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Memorial Day is a national holiday to honor fallen heroes. It is also a long holiday weekend that is looked upon as the kick-off to summer. Approximately 39.3 million Americans will travel over 50 miles during the Memorial Day weekend, according to the American Automobile Association (AAA). With so many more vehicles on the roads, more car accidents occur on Memorial Day weekend than any other holiday weekend of the year.
Last year, the National Safety Council (NSC) predicated that 366 deaths would occur over Memorial Day weekend. It was also estimated that 41,800 injuries would require medical attention that same year. This year, it is projected that traffic will be even worse because many people are wanting to travel due to less strict Coronavirus (COVID-19) restrictions.
Part of why these accidents and injuries happen is because there is alcohol at holiday events. While driving under the influence is listed as a cause in nearly one-third of all deadly car accidents, the NSC estimates that drunk driving is responsible for 37 percent of fatal car crashes during Memorial Day weekend.
Since many collisions will likely happen over the holiday weekend, drivers should know the common causes of Memorial Day weekend car accidents and how to prevent them. Listed below are some helpful safety tips for motorists.
It is vital to remember that more drivers on the road means more mistakes are likely to happen, so this is a weekend where it has to be anticipated there will be more motorists doing unpredictable actions. Keeping plenty of distance from other cars is helpful.
According to the national car window repair service, Safelite AutoGlass, drivers need to keep about 16 car lengths from the car in front of them at highway speeds around 55 miles per hour to avoid collision if that car suddenly hits the brakes. Many drivers know that this distance is not commonly found between cars on any given day, much less highway traffic during Memorial Day weekend. However, this distance will provide enough time to brake and reduce speed to avoid a collision.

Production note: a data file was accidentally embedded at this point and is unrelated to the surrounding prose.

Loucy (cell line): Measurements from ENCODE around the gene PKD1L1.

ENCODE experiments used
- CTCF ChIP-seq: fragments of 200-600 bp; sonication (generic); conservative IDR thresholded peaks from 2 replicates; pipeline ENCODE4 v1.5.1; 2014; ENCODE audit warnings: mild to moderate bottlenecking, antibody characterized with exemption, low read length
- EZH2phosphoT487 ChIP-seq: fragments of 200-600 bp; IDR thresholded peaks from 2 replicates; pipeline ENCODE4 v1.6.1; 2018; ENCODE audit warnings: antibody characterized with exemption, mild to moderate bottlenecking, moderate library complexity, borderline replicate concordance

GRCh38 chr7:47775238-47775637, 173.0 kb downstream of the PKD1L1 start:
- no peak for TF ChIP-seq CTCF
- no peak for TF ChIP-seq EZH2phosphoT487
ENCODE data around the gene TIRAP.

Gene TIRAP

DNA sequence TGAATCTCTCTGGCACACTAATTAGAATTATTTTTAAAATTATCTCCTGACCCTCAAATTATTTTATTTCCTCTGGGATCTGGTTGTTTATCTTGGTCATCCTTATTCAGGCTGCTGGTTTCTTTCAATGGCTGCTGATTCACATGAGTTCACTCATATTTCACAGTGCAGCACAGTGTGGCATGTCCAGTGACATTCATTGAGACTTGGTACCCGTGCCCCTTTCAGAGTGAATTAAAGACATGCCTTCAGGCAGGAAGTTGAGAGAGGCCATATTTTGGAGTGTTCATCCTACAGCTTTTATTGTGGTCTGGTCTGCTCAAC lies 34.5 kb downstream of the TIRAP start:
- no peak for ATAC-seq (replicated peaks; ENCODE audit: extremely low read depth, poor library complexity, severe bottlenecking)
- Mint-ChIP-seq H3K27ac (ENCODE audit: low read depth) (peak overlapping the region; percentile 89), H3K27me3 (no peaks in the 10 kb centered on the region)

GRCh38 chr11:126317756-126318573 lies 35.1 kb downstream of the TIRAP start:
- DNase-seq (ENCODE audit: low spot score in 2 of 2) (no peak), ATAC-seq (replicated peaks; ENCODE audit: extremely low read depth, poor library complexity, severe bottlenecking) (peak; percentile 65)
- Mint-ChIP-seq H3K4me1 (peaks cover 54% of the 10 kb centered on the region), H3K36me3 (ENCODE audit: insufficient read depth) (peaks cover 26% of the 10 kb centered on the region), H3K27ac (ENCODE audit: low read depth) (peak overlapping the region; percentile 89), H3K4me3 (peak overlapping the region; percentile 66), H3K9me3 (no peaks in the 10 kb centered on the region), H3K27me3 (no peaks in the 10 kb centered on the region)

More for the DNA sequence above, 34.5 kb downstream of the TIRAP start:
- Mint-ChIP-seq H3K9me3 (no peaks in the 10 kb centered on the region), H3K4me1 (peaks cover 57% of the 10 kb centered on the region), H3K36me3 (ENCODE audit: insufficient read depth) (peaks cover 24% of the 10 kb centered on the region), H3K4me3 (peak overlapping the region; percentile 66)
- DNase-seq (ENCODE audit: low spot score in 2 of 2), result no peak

Driver fatigue is a major cause of accidents and can be as dangerous as drunk driving. In the excitement of getting ready for a weekend adventure, travelers may return from work or school on Friday and spend the night packing and driving to get an early start on the holiday weekend. This can create a driver with the same focus and reaction times as a drunk driver, according to the National Sleep Foundation (NSF).
After 20 hours of being awake, drowsy drivers are equitable to having a 0.08 percent blood alcohol content (BAC) level, which is the current legal limit in most states. After 24 hours of being awake, impairment is equivalent to a BAC of 0.1 percent, which means even slower reaction times and focus. Travelers should plan to leave for their trip after a good night of rest.
Drinking impairs judgement, reaction times, and focus. Since it is common to have drinks at night, that is also the most likely time for drunk driving accidents. If a driver consumes a few alcoholic drinks, it is best for them to call a cab or a rideshare service and come back for the car in the morning. It can be helpful to have a plan in place before going out to an event where alcohol will be served.
Like maintaining a safe distance from other cars, maintaining reasonable speed and observing the speed limits helps drivers avoid collisions. Motorists should remember that a speed-related collision leads to more severe injuries. Also, fatalities are more likely to happen in speed-related car accidents.
A holiday weekend vacation might mean that children are squeezed in with suitcases and camping gear. However, drivers need to maintain a clear line of sight so that they can see the side and rear-view mirrors. In addition, bicycles, canoes, luggage racks, and other cargo items need to be secure in case stop-and-go traffic or huge potholes cause the cargo to move around.
Figuring out the most direct route to take is important, and drivers should have a plan ahead of time. If a driver waits until the last minute to figure out the route, they might rush to get to their destination. Motorists may speed to stay on track of time, so drivers should figure out their plans a couple days prior.
Making sure the gas tank is full is just one step on the list of car preparations for a road trip. Check tire air pressure, oil levels, and keep emergency essentials, such as a first aid kit, water bottles, flashlights, and a blanket in the trunk.
Sometimes, drivers take all the recommended precautions during a holiday weekend and still find themselves victims of a car crash. The Wilmington car accident lawyers at Rhoades & Morrow can advise you on the best steps to take after a collision. Contact us online or call us at 302-427-9500 for a free consultation and more information about your car accident case. Located in Bear, Wilmington, and Milford, Delaware, we serve clients throughout Middletown, Dover, Milford, Lewes, Rehoboth, Elsmere, and Seaford.